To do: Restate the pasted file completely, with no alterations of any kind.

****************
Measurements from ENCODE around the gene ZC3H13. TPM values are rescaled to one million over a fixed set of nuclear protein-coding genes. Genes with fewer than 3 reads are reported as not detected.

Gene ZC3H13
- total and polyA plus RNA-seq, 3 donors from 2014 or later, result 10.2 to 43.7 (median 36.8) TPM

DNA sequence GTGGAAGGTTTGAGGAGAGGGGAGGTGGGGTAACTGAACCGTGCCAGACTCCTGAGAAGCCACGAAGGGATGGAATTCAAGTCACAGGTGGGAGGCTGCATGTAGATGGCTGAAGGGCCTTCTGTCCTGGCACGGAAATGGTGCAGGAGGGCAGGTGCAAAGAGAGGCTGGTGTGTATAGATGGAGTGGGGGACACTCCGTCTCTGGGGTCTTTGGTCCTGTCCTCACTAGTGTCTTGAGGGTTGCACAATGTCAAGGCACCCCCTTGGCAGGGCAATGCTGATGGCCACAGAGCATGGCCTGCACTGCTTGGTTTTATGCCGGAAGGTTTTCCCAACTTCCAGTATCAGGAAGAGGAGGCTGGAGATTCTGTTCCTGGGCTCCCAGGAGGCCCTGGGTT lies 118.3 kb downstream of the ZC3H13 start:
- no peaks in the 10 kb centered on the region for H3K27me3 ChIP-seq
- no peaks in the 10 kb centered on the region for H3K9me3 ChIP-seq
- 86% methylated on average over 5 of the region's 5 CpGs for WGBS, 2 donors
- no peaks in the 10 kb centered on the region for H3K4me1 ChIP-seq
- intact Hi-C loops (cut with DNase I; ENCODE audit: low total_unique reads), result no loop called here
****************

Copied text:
Measurements from ENCODE around the gene ZC3H13. TPM values are rescaled to one million over a fixed set of nuclear protein-coding genes. Genes with fewer than 3 reads are reported as not detected.

Gene ZC3H13
- total and polyA plus RNA-seq, 3 donors from 2014 or later, result 10.2 to 43.7 (median 36.8) TPM

DNA sequence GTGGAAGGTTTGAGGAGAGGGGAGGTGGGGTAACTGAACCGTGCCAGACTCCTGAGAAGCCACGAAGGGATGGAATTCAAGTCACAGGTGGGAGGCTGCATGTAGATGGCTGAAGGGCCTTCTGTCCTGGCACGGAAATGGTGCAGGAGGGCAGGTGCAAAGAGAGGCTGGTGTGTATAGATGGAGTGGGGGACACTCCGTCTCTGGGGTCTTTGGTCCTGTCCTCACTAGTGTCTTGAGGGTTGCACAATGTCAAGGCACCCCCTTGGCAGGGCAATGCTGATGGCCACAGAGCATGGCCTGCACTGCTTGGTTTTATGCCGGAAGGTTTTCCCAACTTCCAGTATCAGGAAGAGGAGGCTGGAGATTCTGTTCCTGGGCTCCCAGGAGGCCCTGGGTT lies 118.3 kb downstream of the ZC3H13 start:
- no peaks in the 10 kb centered on the region for H3K27me3 ChIP-seq
- no peaks in the 10 kb centered on the region for H3K9me3 ChIP-seq
- 86% methylated on average over 5 of the region's 5 CpGs for WGBS, 2 donors
- no peaks in the 10 kb centered on the region for H3K4me1 ChIP-seq
- intact Hi-C loops (cut with DNase I; ENCODE audit: low total_unique reads), result no loop called here